morningrise
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Hi, I'm a student from South Korea studying for A levels in the UK. I'm currently in year 12, studying Art, History of Art, and Philosophy. I'm planning to study Fine Art at uni. My current plan is to apply to the following universities:

1. Oxford (Fine Art)
2. CSM (Fine Art)
3. Chelsea (Fine Art)
4. Goldsmiths (Fine Art)
5. Reading (Art and Philosophy)

Q1. Any thoughts on this list? (The reason I put in Reading is for insurance but also because they are one of the few unis that offer Philosophy along with Art.)

Q2. My main confusion is whether I should do a foundation year or not. A further complication is that, according to my art teacher, probably only the foundation courses that are integrated into a degree (as year 0 or something) will be possible, due to visa problems as an international student. How realistic is it to get into the unis above without a foundation year?

Q3. As for my skills, I often hear from my art teachers that I've got great concepts but need to improve observational drawing. I prefer more abstract, conceptual, and philosophical side of art, and I heard from one of my teachers that Goldsmiths might suit me because of this. I'm also academically strong and usually get predicted A or A* in the reports. What do you think? Which art college do you think would be the best for me (if I can get into them of course)?

Q4. My art teacher says that Slade School of Art in UCL is about 5 times harder to get into than Oxbridge. I didn't put it on my list because of that. To what extent is this true?

Q5. My gut feeling is that aiming primarily for UAL (CSM or Chelsea) will be the best, since I like London and the atmosphere of those colleges (I have visited them). But the fact that their A level requirement is CC makes me think: wouldn't it be better to aim for somewhere that requires higher A level grades, such as UCL or Oxford, when I'm likely to get much better grades than C's? What do you think?

I know these are lots of questions. You don't have to answer all of them, please feel free to answer only the questions you want to answer.
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CerysO
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I would suggest that you tried applying to the universities you're most interested in next year, after your A-levels. There's no harm in trying to get in without having done a foundation as you may already be working at a high enough level to get in! Even if you don't end up getting the offers you wanted or you are rejected, you will have gained the experience of putting together a portfolio and hopefully some interview experience too. That would then be an incentive to apply to do a Foundation year and then to try applying to Universities you most want to go to the following year instead. By then, you should have a much higher chance of being accepted with all of the added experience and time to develop your practise further.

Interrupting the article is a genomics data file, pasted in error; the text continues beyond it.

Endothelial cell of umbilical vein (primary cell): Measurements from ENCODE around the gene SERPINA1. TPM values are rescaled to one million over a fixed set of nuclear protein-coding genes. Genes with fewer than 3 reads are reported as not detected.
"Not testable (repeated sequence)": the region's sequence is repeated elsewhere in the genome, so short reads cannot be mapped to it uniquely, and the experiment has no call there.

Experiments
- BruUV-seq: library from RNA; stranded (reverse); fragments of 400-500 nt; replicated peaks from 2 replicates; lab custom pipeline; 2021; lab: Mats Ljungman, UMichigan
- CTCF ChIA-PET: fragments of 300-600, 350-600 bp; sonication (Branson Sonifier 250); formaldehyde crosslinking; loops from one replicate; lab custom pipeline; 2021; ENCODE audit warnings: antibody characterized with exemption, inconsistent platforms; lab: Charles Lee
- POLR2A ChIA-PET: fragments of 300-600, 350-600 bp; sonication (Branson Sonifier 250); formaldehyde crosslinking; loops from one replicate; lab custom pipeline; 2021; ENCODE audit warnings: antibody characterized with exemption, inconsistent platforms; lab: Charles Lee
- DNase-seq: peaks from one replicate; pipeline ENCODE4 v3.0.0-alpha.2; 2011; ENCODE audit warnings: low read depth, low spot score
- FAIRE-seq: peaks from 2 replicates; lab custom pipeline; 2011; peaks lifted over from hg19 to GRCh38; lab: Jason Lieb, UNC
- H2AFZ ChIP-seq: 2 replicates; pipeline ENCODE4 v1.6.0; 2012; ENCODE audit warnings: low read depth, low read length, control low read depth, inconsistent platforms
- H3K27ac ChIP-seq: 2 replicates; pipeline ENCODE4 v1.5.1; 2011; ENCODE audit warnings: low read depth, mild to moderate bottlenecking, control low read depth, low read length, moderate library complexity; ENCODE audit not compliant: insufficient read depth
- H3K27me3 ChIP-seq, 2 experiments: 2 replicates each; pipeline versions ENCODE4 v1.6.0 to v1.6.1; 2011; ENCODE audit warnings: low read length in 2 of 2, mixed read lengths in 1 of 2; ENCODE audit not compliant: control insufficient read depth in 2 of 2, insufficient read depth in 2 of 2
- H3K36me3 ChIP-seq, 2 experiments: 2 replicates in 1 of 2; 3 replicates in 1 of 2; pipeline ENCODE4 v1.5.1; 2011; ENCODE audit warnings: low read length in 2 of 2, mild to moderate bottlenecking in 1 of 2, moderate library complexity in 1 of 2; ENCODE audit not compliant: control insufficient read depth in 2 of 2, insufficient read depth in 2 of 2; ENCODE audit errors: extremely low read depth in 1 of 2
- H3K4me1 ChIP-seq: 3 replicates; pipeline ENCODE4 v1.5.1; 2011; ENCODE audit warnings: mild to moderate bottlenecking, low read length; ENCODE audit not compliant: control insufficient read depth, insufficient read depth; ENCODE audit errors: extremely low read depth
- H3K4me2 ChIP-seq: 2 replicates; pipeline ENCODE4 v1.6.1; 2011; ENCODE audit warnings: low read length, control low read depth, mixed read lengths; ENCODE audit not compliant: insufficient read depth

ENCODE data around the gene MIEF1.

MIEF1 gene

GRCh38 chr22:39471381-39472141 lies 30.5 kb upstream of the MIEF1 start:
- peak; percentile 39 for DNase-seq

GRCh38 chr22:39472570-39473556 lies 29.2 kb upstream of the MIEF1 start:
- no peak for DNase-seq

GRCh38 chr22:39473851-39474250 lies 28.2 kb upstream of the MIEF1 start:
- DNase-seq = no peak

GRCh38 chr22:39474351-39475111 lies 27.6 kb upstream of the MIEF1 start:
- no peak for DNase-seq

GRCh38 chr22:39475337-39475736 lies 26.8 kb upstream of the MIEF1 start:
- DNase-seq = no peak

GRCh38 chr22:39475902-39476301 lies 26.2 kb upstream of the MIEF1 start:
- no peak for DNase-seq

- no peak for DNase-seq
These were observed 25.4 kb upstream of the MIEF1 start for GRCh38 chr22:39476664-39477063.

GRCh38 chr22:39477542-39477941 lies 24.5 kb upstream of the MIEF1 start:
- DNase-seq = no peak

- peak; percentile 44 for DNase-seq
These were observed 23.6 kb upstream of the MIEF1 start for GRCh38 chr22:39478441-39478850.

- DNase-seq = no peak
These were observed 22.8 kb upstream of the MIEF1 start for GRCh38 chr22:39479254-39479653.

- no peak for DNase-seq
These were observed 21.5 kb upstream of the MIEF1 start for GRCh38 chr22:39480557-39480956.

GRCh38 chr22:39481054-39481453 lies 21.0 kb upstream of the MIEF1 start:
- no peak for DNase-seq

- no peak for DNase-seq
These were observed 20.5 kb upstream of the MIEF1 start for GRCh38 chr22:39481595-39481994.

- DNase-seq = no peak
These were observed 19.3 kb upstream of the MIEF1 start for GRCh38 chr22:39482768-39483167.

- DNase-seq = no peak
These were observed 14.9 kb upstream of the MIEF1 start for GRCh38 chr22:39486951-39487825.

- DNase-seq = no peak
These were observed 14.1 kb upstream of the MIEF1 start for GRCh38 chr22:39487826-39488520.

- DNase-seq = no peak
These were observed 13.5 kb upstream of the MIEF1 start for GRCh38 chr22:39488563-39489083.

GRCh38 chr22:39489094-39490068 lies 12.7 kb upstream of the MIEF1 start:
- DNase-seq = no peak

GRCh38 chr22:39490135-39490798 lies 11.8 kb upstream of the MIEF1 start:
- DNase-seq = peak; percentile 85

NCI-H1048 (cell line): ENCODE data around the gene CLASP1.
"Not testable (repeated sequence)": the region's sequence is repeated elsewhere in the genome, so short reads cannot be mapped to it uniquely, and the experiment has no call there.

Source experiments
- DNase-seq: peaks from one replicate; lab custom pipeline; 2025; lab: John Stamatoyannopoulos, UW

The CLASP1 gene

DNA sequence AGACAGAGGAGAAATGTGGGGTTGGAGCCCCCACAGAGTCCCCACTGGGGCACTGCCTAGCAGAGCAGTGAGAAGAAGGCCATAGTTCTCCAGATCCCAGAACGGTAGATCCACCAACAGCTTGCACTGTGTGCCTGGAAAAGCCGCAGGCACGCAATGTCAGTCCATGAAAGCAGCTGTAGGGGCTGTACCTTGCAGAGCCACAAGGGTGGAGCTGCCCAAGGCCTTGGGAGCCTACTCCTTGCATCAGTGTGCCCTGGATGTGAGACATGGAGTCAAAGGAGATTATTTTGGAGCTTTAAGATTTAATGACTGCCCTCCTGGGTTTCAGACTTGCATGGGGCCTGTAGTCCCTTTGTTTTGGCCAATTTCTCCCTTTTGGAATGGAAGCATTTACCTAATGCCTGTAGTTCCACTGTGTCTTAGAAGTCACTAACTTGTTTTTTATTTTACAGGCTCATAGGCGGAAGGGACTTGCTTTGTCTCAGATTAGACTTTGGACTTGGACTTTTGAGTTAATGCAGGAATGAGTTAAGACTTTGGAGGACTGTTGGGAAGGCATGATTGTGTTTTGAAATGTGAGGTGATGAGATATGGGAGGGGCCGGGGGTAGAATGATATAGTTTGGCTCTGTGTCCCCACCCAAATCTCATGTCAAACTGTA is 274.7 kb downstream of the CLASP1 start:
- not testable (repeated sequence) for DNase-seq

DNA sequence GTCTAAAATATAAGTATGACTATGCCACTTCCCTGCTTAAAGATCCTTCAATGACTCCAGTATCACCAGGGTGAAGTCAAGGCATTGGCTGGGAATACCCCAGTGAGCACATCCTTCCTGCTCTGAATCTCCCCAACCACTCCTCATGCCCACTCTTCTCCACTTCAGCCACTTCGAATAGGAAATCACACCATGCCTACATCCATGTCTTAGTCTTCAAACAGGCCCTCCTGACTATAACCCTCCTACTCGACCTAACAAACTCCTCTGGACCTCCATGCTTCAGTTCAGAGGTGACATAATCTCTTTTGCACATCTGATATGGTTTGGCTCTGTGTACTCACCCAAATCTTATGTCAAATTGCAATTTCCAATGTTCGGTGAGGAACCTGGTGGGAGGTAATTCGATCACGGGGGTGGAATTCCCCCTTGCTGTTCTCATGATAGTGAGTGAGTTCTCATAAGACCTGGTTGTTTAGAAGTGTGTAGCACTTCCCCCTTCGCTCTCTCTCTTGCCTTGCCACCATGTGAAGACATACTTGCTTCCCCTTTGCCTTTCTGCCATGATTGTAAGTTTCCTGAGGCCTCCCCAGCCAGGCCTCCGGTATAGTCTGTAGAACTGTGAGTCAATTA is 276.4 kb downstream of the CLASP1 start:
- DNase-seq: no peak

I applied to go to Uni in Year 13 to study Fine Art, I received 3/5 offers but the Uni I loved the most rejected me, they advised I did a Foundation year and tried again the following year. Which is exactly what I did, and I can now happily say that I have an offer and will be going this September!

I think most Universities for Fine Art courses are more interested in your actual work and what's in your personal statement, than just your grades. Often people receive lower grade offers based off the impression the rest of their application/portfolio/interview makes. Obviously good grades help because they look good and show that you're an intelligent, hard working student; but someone with an outstanding portfolio with lower grades is definitely going to stand out more than someone with a weaker portfolio with higher grades.

As to which Universities you should apply to, only you can really make that decision. I don't see any harm in striving to get accepted into the top Uni's if that's what you want to do! But don't choose a Uni purely based off of their entry requirements, they don't define how good the degree course will be or how well you will succeed. Make your decisions on what you like the most about those Uni's based off of things such as location, student life, cost of living, facilities, opportunities, module choices etc.

Just go with your gut feeling, if it doesn't feel right, don't go. You will know where you want to go deep down, it just feels different and you know it's the right decision!

I hope this is somewhat helpful!
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morningrise
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Thank you for the advice, and congratulations for the offer!
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CerysO
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No problem! Best of luck applying, I hope you end up where you want to be!
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